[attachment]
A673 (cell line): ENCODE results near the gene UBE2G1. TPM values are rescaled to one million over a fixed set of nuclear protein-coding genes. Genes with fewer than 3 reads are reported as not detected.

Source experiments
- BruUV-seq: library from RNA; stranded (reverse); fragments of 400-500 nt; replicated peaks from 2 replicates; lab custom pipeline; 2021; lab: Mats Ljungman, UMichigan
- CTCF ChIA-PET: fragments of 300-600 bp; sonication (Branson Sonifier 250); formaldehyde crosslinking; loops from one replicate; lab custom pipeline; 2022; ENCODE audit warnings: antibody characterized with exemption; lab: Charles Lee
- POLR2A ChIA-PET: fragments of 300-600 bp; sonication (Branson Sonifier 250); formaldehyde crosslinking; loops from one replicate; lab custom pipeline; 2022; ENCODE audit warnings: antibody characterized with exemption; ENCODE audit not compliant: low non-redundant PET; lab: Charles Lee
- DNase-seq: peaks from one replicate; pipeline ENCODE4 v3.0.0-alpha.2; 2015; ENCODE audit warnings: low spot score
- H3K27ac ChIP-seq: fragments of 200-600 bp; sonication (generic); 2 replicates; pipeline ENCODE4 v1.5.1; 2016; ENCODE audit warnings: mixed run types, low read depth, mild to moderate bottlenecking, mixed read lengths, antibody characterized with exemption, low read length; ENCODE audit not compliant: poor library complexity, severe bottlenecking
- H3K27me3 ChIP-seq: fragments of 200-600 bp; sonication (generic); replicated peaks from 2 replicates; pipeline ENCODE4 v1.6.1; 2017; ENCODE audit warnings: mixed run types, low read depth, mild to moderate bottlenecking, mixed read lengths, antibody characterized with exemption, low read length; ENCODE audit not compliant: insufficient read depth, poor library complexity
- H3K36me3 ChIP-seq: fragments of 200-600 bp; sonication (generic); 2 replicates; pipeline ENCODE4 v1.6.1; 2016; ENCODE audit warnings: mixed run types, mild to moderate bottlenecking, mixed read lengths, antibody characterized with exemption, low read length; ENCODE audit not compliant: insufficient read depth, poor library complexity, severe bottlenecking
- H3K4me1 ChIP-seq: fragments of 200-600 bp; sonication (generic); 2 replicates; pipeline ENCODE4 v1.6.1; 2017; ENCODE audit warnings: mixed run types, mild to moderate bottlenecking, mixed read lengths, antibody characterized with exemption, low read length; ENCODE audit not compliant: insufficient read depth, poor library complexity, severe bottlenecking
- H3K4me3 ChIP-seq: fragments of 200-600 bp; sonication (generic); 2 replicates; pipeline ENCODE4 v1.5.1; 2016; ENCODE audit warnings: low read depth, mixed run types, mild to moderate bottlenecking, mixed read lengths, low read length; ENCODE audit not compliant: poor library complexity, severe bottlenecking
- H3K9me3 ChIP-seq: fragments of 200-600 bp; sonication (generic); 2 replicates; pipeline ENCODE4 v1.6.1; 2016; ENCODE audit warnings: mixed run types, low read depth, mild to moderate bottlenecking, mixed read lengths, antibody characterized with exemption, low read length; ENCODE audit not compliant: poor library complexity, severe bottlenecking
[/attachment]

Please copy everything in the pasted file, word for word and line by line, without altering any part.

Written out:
A673 (cell line): ENCODE results near the gene UBE2G1. TPM values are rescaled to one million over a fixed set of nuclear protein-coding genes. Genes with fewer than 3 reads are reported as not detected.

Source experiments
- BruUV-seq: library from RNA; stranded (reverse); fragments of 400-500 nt; replicated peaks from 2 replicates; lab custom pipeline; 2021; lab: Mats Ljungman, UMichigan
- CTCF ChIA-PET: fragments of 300-600 bp; sonication (Branson Sonifier 250); formaldehyde crosslinking; loops from one replicate; lab custom pipeline; 2022; ENCODE audit warnings: antibody characterized with exemption; lab: Charles Lee
- POLR2A ChIA-PET: fragments of 300-600 bp; sonication (Branson Sonifier 250); formaldehyde crosslinking; loops from one replicate; lab custom pipeline; 2022; ENCODE audit warnings: antibody characterized with exemption; ENCODE audit not compliant: low non-redundant PET; lab: Charles Lee
- DNase-seq: peaks from one replicate; pipeline ENCODE4 v3.0.0-alpha.2; 2015; ENCODE audit warnings: low spot score
- H3K27ac ChIP-seq: fragments of 200-600 bp; sonication (generic); 2 replicates; pipeline ENCODE4 v1.5.1; 2016; ENCODE audit warnings: mixed run types, low read depth, mild to moderate bottlenecking, mixed read lengths, antibody characterized with exemption, low read length; ENCODE audit not compliant: poor library complexity, severe bottlenecking
- H3K27me3 ChIP-seq: fragments of 200-600 bp; sonication (generic); replicated peaks from 2 replicates; pipeline ENCODE4 v1.6.1; 2017; ENCODE audit warnings: mixed run types, low read depth, mild to moderate bottlenecking, mixed read lengths, antibody characterized with exemption, low read length; ENCODE audit not compliant: insufficient read depth, poor library complexity
- H3K36me3 ChIP-seq: fragments of 200-600 bp; sonication (generic); 2 replicates; pipeline ENCODE4 v1.6.1; 2016; ENCODE audit warnings: mixed run types, mild to moderate bottlenecking, mixed read lengths, antibody characterized with exemption, low read length; ENCODE audit not compliant: insufficient read depth, poor library complexity, severe bottlenecking
- H3K4me1 ChIP-seq: fragments of 200-600 bp; sonication (generic); 2 replicates; pipeline ENCODE4 v1.6.1; 2017; ENCODE audit warnings: mixed run types, mild to moderate bottlenecking, mixed read lengths, antibody characterized with exemption, low read length; ENCODE audit not compliant: insufficient read depth, poor library complexity, severe bottlenecking
- H3K4me3 ChIP-seq: fragments of 200-600 bp; sonication (generic); 2 replicates; pipeline ENCODE4 v1.5.1; 2016; ENCODE audit warnings: low read depth, mixed run types, mild to moderate bottlenecking, mixed read lengths, low read length; ENCODE audit not compliant: poor library complexity, severe bottlenecking
- H3K9me3 ChIP-seq: fragments of 200-600 bp; sonication (generic); 2 replicates; pipeline ENCODE4 v1.6.1; 2016; ENCODE audit warnings: mixed run types, low read depth, mild to moderate bottlenecking, mixed read lengths, antibody characterized with exemption, low read length; ENCODE audit not compliant: poor library complexity, severe bottlenecking